Monthly Archives: January 2009

January 20, 2009

More on art as a social being

A topic to which I have returned several times, I think.

I listened to some jazz today. Usually I get lost listening to jazz because I don’t know whether to listen attentively to every note – attention that usually seems to go unrewarded – or to let it all blend together, in which case it’s just background ambiance and I end up hardly noticing it at all until I realize that the CD is over. Today I was listening to “Kind of Blue,” which I’ve probably heard at least 50 times, if you count Starbucks and Barnes & Noble, and yet have never made it through a single track all the way from start to finish with confidence that I am getting what it’s giving.

But today I did; it fell into a slightly different groove in my attention and made more sense than usual.

In a lot of jazz, (at least “classic” jazz like this) the form is basically A A’ A” A”’… A. That’s a lot less form than the classical music I usually listen to, and even less than pretty much all pop songs, which generally have, at the very least, musically distinct verses and choruses, and frequently B sections and bridges and whatever else. The thing that had been difficult for me about jazz was that it was ostensibly all about virtuosic variety yet was shamelessly, fundamentally unvaried, just rolling around its little circular path of harmonic changes over and over. Those seemed like cross-purposes; I was trying to hear it either as something that surprised me (attending to the ins and outs of the solo lines to no particular avail), or something that didn’t surprise me (pleasantly “jazz-y” sounds for Starbucks), but it claimed to be both.

Today I think this: the real objective and pride of jazz is to maintain a single expressive moment from start to finish, to keep a vibe alive and unbroken. The challenge that the players are meeting as improvisers – the feat that, recognized, is satisfying to the listener – is that they are able to hold that particular vibe, that bodiless and undefinable thing, as their object, and manage to touch and retouch it with their solos. The purpose of the solos is not that they are variations on the theme, nor that they are “a piece he just made up on the spot!” – but that they are elaborations on the “meaning” of the head; they are an exploration of the territory of its emotional life. They are the spirit of the tune disincarnate from its flesh.

This skill of being able to move comfortably within an emotional moment, to really have mastered something as evanescent as a “vibe” and be able to toss it from hand to hand and draw faces on it without popping it, is, it seems to me, a social skill. It’s the same skill exhibited by a social virtuoso. Jazz, I realized, is about “cool” not just by association but by analogue; the form never changes because it is “playing it cool.” No need to rock the boat to have a good time; no need to change the subject, disagree, get too loud, too kind, too cruel, whatever. The measure of social acuity is the measure of how aware one is of the unspoken shared assumptions in the room, how closely attuned to the invisible glowing orb floating over the table formed by the strands emanating from each person. That’s how I picture it anyway.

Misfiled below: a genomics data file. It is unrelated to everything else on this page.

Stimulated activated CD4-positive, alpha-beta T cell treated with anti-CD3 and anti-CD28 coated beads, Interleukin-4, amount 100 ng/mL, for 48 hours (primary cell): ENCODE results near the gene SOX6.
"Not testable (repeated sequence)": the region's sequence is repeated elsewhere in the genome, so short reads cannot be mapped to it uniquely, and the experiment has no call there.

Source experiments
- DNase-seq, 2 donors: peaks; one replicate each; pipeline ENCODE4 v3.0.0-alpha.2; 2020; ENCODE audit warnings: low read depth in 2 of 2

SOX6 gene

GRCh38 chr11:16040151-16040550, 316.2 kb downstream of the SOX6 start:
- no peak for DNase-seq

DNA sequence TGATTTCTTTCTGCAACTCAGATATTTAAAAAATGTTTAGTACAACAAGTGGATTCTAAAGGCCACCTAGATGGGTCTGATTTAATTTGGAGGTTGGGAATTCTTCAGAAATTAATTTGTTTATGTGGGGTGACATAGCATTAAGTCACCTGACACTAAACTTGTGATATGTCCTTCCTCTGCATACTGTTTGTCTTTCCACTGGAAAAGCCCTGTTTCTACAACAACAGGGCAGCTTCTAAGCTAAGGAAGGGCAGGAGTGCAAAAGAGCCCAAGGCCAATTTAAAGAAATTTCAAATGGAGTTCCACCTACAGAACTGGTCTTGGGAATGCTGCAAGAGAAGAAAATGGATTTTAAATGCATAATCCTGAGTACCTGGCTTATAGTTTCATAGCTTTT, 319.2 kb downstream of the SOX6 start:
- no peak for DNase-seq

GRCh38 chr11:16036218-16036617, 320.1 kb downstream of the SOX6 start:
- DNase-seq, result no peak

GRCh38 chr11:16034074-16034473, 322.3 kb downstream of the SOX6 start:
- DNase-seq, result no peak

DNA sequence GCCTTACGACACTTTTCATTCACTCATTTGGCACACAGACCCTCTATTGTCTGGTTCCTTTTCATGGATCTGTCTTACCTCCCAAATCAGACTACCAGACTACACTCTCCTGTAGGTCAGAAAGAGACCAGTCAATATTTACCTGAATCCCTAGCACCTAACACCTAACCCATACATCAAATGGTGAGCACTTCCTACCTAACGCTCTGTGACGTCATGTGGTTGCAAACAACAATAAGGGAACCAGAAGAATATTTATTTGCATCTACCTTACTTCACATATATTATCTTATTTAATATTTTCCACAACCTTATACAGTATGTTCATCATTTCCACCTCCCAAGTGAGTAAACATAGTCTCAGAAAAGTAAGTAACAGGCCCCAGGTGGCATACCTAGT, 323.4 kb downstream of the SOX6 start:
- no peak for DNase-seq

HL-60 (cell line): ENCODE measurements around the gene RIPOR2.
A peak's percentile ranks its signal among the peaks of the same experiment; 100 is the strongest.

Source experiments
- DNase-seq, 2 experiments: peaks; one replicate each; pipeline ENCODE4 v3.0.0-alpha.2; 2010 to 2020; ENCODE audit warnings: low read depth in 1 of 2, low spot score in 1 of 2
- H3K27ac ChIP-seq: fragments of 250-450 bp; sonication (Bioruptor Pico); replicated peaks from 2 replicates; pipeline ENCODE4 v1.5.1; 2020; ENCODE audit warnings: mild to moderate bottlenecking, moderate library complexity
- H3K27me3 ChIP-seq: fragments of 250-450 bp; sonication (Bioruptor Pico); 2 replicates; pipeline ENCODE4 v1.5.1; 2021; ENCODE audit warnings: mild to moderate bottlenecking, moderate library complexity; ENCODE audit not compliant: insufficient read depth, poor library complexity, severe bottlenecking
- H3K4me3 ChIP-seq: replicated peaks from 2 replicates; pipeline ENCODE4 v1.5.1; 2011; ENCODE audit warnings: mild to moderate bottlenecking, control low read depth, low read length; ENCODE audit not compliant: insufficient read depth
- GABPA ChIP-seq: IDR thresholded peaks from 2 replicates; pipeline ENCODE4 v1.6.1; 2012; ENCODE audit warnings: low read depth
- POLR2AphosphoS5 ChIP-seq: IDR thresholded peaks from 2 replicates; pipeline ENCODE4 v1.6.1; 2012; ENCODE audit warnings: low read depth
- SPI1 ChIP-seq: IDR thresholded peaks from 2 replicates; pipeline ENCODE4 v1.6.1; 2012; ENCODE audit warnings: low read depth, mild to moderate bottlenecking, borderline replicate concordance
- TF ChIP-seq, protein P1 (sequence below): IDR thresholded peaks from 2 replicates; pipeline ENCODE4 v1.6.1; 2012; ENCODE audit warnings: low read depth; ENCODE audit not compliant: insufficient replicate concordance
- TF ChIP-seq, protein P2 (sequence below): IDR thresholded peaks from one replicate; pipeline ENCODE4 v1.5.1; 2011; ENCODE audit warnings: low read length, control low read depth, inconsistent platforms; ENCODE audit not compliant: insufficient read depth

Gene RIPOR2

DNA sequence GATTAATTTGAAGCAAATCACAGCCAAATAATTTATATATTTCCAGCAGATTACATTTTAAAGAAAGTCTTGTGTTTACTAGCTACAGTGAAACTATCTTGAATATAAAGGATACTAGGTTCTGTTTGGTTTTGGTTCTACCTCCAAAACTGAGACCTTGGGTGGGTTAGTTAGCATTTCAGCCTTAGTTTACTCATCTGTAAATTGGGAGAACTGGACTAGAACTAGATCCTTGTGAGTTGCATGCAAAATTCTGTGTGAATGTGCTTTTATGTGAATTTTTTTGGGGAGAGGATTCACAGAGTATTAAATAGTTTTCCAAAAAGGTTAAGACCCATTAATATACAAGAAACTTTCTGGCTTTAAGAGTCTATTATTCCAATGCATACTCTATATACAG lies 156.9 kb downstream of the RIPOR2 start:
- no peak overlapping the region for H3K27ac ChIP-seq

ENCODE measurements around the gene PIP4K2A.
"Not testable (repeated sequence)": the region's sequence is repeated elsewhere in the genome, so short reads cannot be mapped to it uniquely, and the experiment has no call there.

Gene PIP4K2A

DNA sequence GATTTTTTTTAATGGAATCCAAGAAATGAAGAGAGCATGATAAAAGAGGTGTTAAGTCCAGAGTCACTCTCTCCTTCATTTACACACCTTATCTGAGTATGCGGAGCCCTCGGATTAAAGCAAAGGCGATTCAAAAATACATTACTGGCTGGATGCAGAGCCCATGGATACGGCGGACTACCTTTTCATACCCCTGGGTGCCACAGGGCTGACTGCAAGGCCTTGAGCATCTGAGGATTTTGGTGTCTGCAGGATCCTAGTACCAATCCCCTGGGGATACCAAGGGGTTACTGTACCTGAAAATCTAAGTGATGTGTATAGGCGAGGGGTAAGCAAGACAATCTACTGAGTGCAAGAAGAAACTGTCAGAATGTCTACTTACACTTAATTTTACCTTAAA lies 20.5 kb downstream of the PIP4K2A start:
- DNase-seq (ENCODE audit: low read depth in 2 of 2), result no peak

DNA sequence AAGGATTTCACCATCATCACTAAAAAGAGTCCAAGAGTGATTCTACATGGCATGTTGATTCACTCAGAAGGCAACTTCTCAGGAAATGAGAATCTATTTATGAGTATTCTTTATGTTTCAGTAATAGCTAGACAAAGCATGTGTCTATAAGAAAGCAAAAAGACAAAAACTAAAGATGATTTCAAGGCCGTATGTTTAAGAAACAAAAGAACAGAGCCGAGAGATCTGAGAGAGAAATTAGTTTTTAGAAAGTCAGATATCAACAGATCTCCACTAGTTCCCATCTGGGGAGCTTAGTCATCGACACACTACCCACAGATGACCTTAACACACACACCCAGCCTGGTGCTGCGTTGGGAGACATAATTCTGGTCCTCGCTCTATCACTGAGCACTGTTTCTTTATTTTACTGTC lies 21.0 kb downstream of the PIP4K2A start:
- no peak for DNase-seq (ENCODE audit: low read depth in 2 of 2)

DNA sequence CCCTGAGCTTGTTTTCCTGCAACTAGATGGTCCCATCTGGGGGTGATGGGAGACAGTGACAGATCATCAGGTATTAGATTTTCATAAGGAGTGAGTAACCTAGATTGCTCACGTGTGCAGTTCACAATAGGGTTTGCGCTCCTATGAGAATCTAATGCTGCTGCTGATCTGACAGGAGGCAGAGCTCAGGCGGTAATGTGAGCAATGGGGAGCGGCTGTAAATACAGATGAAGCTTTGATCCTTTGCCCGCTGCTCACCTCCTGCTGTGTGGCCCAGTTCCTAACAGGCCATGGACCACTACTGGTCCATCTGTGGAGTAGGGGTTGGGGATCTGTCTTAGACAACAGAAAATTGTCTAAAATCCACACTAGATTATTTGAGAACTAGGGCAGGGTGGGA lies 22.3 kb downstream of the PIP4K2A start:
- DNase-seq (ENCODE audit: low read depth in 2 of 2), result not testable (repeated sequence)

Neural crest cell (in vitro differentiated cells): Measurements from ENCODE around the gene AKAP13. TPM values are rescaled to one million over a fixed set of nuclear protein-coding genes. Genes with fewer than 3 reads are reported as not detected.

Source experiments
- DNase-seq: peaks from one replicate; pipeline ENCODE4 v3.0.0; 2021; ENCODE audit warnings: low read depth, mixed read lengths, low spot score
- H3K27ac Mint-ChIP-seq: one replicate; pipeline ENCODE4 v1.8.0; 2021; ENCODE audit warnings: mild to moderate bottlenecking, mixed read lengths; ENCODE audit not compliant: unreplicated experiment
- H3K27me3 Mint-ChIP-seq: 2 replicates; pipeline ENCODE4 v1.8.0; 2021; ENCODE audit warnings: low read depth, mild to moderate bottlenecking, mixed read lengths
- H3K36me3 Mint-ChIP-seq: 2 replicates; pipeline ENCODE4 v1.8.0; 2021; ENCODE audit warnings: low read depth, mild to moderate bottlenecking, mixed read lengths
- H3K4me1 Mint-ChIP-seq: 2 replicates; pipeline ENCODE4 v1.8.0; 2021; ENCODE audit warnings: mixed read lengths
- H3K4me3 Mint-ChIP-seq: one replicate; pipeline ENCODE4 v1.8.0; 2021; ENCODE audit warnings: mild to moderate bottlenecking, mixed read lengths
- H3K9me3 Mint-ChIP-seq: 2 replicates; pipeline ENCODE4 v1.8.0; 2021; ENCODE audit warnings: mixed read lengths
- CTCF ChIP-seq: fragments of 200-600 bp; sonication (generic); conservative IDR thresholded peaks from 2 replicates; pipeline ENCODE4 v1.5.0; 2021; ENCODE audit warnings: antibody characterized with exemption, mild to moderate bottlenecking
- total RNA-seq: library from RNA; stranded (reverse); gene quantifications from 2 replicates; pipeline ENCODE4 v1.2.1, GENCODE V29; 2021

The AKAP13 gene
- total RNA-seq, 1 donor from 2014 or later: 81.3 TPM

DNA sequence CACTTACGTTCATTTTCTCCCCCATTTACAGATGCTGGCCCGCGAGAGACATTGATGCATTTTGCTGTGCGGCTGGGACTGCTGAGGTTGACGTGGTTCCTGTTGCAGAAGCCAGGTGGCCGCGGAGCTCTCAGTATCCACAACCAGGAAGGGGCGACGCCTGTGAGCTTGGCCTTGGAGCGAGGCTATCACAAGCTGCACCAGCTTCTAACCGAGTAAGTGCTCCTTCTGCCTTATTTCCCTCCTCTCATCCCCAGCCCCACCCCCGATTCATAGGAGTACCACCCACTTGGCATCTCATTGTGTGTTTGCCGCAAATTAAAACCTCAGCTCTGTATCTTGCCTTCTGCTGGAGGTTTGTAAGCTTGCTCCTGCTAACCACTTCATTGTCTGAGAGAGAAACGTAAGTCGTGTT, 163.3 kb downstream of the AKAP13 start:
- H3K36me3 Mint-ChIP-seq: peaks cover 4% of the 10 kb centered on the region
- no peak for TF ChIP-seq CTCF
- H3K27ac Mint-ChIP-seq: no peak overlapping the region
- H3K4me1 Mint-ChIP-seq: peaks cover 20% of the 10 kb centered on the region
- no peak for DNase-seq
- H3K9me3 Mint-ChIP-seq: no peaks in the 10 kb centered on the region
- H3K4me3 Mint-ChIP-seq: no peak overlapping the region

So of course this ties in to my recurring theme on this site that all art presents itself to its audience as a kind of social encounter, where one is aware, to some degree, of an “other” with whom one has a social relationship. In fact, maybe that’s my great new biological, audience-oriented definition of art, completely disentangled from the notion of “beauty” (which always seemed like a misdirection anyway): art is that in which we subconsciously perceive an “other” even though there is none. Nobody will like this definition, but I kind of do. It means that a table that you are aware of only as a table is not, to you, art, but a table that gives you some impression, any impression, is. Are all impressions necessarily social? Well, yeah, maybe. Isn’t that where belief in God comes from?

Setting that aside, for the moment, this is somewhat less outlandish: People like music because the music seems to them to be a type of person – in the case of jazz, a socially “cool” person who “gets” the room; in the case of rock, a socially charismatic person whose magnetism drives everyone else’s experience (a rock song is the queen bee, the head bad guy, and we listeners are all his shoulder-hanging henchmen, delighted to be associated with him). Classical is more like a storyteller, an orator; it’s what he’s saying, and how he’s saying it, that’s to be enjoyed… But is he a good friend? Like, do we want him coming to dinner with us? He blanches behind his ruff! The feather on his puffy hat droops to hear you suggesting that you would rather “just hang” than listen to his finely honed rhetoric! “Oh? I need to ‘chill out??’ It is your very impertinence that doth chill me, sir!”